Non-convertibility of currencies

Lack of reliable currency convertibility
The non-convertibility of the currency of a country or a group of countries (such as the Eastern bloc) and the absence of a realistic parity for the currency may make trading conditions very artificial and aggravate disparities with other economic systems.
For a long time, trade with the collectivist economies was done almost entirely within a system of clearing agreements. Trade had to be exactly balanced and tended to be aligned on the exports level of the economically weaker partner, so that triangular trade was made impossible. Most industrial countries trade today on the basis of a convertible currency, but clearing is still the rule in the case of developing countries. These countries can use the money received for their exports only for purchases from the bilateral partner; this obligation often restricts the choice of purchases and distorts sales prices. In the 1990s there is no reliable or predictable currency convertibility in Eastern Europe and the former USSR, and therefore there is no sensible opportunity for investment and trade with other industrialized countries.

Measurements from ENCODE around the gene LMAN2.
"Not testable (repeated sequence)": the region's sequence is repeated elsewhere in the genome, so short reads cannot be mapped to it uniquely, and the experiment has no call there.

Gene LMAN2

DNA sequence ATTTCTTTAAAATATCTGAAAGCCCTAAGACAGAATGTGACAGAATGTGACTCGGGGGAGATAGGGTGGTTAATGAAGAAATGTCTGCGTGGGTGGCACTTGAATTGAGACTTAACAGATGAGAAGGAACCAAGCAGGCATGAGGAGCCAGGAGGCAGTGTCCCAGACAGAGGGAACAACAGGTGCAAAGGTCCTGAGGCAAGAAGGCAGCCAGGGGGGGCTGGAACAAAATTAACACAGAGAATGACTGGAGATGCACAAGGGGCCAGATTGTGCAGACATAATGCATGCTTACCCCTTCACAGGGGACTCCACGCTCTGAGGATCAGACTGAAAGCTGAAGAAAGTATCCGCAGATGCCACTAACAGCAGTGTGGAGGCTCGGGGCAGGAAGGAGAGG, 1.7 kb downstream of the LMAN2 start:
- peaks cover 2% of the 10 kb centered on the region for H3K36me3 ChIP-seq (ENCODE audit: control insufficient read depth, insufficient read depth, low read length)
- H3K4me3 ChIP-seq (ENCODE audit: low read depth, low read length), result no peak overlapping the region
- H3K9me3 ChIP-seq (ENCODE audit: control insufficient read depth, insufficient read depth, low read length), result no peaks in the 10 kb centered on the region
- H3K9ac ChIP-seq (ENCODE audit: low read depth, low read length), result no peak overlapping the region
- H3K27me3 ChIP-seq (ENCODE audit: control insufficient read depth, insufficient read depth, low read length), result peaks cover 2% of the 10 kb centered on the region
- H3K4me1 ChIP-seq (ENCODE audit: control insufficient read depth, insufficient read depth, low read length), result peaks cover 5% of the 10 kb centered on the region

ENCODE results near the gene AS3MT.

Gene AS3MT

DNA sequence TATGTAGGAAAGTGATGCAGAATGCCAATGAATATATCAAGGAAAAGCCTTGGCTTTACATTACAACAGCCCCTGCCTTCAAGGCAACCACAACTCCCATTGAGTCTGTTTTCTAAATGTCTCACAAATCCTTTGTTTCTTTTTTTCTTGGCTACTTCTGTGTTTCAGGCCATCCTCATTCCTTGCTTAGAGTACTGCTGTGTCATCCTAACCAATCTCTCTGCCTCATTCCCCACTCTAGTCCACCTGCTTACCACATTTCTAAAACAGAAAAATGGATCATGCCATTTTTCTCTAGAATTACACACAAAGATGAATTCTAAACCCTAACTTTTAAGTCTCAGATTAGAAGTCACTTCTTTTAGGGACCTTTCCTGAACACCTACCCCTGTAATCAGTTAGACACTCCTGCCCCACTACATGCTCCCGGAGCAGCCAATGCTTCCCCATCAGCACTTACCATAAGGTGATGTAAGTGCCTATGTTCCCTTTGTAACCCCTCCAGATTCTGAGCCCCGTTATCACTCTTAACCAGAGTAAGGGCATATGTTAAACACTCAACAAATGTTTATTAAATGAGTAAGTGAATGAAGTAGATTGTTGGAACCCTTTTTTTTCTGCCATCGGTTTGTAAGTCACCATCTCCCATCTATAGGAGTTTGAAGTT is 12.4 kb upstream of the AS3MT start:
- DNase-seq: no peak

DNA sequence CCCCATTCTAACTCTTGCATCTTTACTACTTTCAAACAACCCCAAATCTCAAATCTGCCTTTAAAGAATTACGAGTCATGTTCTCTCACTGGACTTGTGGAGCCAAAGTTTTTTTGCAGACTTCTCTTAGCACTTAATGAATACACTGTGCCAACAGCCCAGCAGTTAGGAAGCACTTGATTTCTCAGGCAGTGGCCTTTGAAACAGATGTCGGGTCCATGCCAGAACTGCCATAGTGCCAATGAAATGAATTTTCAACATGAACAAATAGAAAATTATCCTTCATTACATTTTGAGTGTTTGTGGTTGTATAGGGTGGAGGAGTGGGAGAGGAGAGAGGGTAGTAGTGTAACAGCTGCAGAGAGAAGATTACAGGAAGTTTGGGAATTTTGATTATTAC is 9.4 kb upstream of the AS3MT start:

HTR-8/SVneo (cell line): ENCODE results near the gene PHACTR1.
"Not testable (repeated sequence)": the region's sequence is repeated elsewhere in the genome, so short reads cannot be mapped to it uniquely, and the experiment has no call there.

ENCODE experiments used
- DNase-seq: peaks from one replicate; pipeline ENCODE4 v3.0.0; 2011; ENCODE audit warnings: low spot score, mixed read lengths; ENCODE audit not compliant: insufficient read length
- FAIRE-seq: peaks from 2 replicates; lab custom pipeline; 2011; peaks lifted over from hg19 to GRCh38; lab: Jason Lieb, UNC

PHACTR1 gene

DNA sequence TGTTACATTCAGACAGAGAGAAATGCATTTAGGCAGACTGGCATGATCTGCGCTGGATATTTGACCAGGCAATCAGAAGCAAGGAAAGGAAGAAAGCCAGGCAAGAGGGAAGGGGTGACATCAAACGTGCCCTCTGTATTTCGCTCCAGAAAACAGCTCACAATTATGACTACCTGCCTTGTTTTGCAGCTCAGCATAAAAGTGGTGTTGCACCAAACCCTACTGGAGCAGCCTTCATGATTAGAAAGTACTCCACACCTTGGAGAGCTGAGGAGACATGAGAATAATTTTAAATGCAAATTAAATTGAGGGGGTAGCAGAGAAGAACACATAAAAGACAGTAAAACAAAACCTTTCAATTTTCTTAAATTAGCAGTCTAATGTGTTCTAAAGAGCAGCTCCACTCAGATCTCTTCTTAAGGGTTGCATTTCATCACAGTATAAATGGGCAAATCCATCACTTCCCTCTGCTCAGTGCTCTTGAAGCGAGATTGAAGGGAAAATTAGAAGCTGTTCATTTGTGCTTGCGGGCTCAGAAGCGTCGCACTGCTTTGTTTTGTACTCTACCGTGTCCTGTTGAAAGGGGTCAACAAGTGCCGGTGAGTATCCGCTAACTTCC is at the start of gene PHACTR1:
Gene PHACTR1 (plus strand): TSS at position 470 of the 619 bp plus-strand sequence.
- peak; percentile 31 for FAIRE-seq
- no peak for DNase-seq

The key to the economic difficulties of many developing and former socialist countries lies in the terrible instability of their currencies and the great difficulty in converting them to other currencies. Without stable currencies in Eastern Europe the policy of privatization is bound to fail.
(F) Fuzzy exceptional problems